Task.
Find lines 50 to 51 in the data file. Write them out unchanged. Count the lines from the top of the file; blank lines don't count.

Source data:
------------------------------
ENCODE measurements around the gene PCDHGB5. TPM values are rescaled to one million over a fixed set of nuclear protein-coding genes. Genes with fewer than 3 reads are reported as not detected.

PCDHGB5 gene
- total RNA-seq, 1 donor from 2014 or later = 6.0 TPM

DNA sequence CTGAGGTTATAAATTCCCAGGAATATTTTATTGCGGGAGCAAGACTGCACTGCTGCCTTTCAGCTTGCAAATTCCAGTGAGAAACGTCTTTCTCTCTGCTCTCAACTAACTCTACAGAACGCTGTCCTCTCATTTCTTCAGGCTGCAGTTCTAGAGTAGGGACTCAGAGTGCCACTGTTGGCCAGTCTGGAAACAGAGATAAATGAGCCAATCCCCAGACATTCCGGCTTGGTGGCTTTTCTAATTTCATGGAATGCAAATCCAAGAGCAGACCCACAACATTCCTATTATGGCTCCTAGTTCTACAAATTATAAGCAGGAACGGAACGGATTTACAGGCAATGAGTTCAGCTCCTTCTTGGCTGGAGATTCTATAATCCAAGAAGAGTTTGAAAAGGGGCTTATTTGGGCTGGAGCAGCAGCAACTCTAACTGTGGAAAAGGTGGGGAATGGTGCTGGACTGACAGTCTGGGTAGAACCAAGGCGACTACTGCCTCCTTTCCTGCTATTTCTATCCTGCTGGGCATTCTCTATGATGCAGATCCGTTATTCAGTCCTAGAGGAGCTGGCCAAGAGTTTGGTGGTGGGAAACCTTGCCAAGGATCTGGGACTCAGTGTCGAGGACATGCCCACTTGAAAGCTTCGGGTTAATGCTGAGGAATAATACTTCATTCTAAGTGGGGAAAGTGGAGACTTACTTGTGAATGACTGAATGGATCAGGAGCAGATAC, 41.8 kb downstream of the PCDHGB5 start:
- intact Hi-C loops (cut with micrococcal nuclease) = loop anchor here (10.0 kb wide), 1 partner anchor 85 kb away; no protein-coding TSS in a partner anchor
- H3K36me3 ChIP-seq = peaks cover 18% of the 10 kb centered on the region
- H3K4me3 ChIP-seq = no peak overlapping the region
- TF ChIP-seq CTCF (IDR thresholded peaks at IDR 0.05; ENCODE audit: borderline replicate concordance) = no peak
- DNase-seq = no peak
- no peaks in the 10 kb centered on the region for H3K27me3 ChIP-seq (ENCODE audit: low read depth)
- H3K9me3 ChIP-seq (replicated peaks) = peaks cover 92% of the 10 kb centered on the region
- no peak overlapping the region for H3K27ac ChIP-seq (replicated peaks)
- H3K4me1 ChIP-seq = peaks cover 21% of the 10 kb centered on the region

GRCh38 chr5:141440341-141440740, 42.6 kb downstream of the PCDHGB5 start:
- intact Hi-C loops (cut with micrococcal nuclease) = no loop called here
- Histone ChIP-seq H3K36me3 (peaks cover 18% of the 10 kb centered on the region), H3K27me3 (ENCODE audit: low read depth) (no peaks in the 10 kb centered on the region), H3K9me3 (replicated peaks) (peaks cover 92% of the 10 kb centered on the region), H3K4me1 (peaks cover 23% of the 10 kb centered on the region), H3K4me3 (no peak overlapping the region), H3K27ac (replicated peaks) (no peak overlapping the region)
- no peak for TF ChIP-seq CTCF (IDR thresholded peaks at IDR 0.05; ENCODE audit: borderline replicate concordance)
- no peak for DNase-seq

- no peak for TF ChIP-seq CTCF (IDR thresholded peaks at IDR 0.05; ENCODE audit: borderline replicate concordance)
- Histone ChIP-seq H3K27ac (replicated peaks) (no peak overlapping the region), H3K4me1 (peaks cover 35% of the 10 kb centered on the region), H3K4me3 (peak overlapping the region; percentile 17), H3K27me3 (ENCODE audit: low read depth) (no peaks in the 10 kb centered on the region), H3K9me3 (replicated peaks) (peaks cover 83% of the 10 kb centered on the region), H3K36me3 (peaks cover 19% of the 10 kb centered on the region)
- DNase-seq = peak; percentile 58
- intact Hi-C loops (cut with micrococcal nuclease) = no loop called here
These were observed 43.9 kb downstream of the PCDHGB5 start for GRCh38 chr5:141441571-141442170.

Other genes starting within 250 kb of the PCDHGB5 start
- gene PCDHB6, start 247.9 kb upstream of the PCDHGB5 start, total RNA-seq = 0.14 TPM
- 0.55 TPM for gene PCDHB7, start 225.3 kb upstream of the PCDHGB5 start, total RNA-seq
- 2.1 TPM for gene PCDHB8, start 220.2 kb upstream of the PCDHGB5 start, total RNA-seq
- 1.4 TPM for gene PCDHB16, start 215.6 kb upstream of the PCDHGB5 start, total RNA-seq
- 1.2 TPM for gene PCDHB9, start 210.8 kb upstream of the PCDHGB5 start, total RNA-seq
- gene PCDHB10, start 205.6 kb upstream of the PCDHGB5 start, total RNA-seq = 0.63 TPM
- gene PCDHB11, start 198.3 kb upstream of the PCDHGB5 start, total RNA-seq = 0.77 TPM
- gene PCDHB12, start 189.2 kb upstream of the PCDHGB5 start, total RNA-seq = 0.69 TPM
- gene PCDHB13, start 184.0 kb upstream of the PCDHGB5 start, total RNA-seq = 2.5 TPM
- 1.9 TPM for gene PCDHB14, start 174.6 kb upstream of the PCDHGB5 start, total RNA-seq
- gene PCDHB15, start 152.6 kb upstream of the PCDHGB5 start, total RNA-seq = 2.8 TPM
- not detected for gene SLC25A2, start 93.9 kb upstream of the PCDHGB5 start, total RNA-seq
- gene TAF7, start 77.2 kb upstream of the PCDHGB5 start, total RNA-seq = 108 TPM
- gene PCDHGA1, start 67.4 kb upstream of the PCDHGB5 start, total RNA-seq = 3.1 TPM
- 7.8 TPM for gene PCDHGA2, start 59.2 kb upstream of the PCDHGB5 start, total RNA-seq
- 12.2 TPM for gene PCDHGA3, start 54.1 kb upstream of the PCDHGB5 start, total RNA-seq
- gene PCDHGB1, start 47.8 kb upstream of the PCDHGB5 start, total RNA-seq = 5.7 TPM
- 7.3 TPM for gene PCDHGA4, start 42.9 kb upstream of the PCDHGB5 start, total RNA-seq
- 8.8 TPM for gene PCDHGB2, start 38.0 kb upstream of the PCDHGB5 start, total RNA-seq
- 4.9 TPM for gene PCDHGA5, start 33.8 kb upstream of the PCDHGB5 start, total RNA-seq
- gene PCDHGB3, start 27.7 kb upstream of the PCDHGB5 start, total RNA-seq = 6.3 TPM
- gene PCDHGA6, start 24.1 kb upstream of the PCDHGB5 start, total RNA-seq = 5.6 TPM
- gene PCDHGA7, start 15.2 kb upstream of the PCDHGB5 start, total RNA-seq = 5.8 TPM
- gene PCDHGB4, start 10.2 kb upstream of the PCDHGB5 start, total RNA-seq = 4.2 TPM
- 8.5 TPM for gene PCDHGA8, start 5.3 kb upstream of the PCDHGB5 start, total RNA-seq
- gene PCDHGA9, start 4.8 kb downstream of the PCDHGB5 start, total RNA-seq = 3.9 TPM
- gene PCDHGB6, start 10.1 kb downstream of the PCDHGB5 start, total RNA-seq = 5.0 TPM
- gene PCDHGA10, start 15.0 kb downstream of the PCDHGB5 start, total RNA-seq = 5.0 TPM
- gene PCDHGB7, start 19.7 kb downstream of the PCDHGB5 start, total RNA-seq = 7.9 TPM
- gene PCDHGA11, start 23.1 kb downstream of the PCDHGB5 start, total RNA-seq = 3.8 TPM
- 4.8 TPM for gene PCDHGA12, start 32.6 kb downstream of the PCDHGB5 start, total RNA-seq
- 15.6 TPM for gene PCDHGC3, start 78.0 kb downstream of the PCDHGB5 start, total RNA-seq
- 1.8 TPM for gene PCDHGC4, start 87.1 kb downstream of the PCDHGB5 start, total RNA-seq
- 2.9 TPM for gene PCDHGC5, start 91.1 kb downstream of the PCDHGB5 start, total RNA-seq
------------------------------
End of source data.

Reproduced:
- gene PCDHGA9, start 4.8 kb downstream of the PCDHGB5 start, total RNA-seq = 3.9 TPM
- gene PCDHGB6, start 10.1 kb downstream of the PCDHGB5 start, total RNA-seq = 5.0 TPM